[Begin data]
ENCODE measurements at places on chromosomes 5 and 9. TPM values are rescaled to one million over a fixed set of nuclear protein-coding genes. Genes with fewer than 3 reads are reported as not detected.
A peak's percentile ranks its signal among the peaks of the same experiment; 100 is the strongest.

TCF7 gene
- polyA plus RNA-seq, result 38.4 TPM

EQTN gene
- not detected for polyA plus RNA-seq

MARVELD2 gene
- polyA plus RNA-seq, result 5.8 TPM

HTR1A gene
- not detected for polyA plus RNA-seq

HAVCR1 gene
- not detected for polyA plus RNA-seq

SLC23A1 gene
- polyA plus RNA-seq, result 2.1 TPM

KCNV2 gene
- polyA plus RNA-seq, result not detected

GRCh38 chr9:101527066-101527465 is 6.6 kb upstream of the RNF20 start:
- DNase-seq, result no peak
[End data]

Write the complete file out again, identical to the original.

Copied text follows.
ENCODE measurements at places on chromosomes 5 and 9. TPM values are rescaled to one million over a fixed set of nuclear protein-coding genes. Genes with fewer than 3 reads are reported as not detected.
A peak's percentile ranks its signal among the peaks of the same experiment; 100 is the strongest.

TCF7 gene
- polyA plus RNA-seq, result 38.4 TPM

EQTN gene
- not detected for polyA plus RNA-seq

MARVELD2 gene
- polyA plus RNA-seq, result 5.8 TPM

HTR1A gene
- not detected for polyA plus RNA-seq

HAVCR1 gene
- not detected for polyA plus RNA-seq

SLC23A1 gene
- polyA plus RNA-seq, result 2.1 TPM

KCNV2 gene
- polyA plus RNA-seq, result not detected

GRCh38 chr9:101527066-101527465 is 6.6 kb upstream of the RNF20 start:
- DNase-seq, result no peak